East Timor’s Prime Minister Mari Alkatiri has urged his people to remain calm after they voted on Saturday for MPs who will determine a new prime minister and form a majority government to execute much-needed development programs in one of the world’s poorest countries.

“I appeal for the people to be calm, and for politicians and political parties to accept the results, because it was a very free and fair election. Whoever is defeated, it’s the people who really win the election,” Alkatiri said in an interview at a hotel near his Fretilin party’s headquarters.

Ballot-counting is still underway in the former Portuguese colony, but two political giants have expressed confidence that their respective party and coalition will win.

Alkatiri headed a minority government that collapsed after a three-party coalition led by former President and former Prime Minister Xanana Gusmao refused to approve the government’s budget.

Alkatiri said he is confident that his party will win more than 30 out of 65 seats in Parliament. His Fretilin party narrowly won the previous election in July 2017 by securing 23 seats.

“We’re already the winner,” he said after casting his vote.  “Fretilin never lost a single election throughout its history.”

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East Timor PM Mari Alkatiri talked to journalists after casting his vote in a polling station in Dili’s Farol neighborhood. Photo: The Parrot/Ismira Lutfia Tisnadibrata

If his party wins, Alkatiri said the next government will work “to get poor people out of poverty. This is my target for the next five years.”

Every aspect of development is crucial, but what East Timorese need most are clean water, infrastructure and community housing.

Gusmao said he is confident his coalition will get more than the 35 seats it secured in last year’s election.

There are signs of electoral fraud, such as ink that washes out quickly and people who voted twice in different places, he added.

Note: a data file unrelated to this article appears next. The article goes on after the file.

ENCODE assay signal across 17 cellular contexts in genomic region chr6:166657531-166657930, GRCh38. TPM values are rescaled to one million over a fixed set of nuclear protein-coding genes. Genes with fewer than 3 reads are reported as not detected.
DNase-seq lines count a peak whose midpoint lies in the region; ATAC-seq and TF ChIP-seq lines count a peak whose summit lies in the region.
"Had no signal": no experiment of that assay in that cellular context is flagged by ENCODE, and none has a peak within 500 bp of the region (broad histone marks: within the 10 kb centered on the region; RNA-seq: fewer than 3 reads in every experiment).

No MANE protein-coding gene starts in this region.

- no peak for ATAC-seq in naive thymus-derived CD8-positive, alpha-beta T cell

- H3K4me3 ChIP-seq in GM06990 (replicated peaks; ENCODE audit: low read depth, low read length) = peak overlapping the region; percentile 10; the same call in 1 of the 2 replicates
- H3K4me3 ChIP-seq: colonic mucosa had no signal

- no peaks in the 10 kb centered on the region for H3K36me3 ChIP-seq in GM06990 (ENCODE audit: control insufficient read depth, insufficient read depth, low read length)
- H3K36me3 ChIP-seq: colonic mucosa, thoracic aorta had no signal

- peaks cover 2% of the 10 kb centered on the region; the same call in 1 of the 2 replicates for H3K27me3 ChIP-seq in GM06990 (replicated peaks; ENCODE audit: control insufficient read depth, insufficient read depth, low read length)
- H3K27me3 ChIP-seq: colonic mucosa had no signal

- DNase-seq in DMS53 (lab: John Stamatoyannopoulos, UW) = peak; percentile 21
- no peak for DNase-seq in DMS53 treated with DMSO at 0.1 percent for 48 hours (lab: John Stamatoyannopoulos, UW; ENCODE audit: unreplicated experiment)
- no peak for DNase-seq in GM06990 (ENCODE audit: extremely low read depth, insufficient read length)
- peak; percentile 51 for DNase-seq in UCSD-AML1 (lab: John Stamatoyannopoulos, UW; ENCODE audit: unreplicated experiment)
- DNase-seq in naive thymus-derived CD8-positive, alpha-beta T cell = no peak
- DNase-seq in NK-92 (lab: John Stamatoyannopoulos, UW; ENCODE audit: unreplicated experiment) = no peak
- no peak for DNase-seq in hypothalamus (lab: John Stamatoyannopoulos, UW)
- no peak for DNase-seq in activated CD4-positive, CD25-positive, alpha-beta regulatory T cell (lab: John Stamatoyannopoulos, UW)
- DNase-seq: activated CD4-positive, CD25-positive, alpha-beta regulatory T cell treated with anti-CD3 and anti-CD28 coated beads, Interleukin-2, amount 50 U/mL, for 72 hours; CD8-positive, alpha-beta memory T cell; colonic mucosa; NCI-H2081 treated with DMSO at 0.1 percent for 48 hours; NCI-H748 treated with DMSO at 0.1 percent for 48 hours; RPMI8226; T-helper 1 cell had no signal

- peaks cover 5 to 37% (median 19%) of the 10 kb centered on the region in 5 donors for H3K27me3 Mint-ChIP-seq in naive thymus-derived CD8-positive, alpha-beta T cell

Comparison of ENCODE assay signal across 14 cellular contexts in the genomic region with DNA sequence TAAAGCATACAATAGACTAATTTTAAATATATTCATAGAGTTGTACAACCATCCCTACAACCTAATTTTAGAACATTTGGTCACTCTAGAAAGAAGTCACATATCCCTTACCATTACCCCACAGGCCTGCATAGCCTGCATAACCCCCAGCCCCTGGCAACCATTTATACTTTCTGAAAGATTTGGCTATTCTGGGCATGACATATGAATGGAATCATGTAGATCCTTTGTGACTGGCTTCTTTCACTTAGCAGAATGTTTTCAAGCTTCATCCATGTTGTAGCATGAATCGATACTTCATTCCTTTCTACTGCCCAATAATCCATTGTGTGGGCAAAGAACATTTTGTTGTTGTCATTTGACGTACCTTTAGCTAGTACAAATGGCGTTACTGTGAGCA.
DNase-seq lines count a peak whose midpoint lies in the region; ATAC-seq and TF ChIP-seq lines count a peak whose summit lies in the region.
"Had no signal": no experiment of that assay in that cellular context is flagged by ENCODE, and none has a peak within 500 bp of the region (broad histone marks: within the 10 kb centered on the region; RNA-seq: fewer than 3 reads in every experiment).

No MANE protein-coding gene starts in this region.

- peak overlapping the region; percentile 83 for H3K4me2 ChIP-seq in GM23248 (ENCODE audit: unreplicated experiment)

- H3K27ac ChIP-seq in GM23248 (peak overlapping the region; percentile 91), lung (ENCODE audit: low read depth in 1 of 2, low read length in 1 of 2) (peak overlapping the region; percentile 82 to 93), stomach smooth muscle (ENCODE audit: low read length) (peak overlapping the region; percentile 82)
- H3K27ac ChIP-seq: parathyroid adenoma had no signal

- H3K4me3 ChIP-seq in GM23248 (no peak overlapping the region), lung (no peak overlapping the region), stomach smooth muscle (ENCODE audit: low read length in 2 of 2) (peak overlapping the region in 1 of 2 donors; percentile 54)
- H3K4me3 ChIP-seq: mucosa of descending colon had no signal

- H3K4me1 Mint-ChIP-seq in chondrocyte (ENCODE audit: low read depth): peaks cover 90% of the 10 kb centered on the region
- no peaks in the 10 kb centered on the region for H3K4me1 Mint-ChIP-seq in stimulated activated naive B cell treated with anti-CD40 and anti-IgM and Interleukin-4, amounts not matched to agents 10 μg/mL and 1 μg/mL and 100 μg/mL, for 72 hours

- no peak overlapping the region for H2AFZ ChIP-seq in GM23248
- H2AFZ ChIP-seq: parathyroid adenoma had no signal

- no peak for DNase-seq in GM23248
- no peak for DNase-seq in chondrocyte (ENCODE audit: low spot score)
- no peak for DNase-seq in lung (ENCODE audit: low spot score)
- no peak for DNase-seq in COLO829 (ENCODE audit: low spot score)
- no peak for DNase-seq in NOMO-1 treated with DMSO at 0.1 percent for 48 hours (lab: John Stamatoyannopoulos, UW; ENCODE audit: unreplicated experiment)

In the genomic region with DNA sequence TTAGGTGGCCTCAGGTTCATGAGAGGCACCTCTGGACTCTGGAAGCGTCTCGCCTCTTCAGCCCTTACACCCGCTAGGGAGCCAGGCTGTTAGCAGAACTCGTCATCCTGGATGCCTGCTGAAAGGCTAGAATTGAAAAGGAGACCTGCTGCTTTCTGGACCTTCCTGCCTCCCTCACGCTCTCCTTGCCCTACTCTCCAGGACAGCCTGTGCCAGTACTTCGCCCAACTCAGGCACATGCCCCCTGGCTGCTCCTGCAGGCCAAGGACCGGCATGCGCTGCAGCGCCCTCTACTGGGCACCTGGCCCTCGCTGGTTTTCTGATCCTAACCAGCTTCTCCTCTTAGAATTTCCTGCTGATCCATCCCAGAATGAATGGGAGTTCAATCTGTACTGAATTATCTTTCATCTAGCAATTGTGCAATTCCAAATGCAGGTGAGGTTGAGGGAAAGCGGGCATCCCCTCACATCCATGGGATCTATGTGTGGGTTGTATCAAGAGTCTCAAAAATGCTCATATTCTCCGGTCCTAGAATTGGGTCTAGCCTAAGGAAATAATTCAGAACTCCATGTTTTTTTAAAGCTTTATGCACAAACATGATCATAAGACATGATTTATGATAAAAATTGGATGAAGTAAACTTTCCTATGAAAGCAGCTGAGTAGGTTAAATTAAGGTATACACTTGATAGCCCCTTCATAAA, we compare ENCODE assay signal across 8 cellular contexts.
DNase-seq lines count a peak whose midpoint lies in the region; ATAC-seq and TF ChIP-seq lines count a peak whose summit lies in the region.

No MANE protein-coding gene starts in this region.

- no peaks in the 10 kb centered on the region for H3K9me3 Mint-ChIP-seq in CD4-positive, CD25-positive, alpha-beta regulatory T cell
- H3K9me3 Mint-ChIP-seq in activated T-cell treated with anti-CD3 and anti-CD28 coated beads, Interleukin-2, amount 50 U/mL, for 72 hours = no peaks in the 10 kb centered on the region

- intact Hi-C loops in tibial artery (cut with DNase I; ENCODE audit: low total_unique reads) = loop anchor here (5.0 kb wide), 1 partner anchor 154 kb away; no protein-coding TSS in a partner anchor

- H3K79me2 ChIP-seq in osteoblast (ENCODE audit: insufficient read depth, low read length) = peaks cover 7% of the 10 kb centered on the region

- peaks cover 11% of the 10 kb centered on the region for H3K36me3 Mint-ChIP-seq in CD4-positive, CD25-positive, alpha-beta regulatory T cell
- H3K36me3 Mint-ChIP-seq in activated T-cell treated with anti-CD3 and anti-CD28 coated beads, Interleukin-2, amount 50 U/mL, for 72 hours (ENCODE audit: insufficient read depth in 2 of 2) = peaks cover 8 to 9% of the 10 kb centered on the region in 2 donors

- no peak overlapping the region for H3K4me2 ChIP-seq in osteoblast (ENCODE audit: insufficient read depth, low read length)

“In some places, there were fewer ballot papers than registered voters,” he said in an interview at his party’s National Congress for Timorese Reconstruction (CNRT) headquarters.

A spokesman for Gusmao’s Alliance for Change and Progress (AMP), Tiago Sarmento, said there are reports that six supporters’ homes were burnt down in Oecusse, an East Timor exclave surrounded by Indonesia’s East Nusa Tenggara province on the western half of Timor Island.

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East Timor President Francisco Guterres (second from right) posed with election observers from Election Commission of Thailand and its chairman Supachai Somcharoen (second from left), after he cast his vote on Saturday, May 12 in Dili’s Farol neighborhood. Photo: The Parrot/Ismira Lutfia Tisnadibrata

Luis da Costa Ximenes, an election observer and director of the Dili-based conflict-prevention NGO Belun, said that the group identified 107 incidents during the one-month campaign period, including verbal abuse on social media from fake accounts.

Alkatiri said the incidents were minor, and the election was held in a “very professional” way.

“Show me one election in the world that is without a single incident,” he added.

There were 784,286 registered voters out of a population of 1.2 million in East Timor, which was annexed by Indonesia for 24 years before it voted for secession in 1999 and gained full independence in 2002. Official results will be announced on May 28 after verification from the High Court.

The story first appeared in Arab News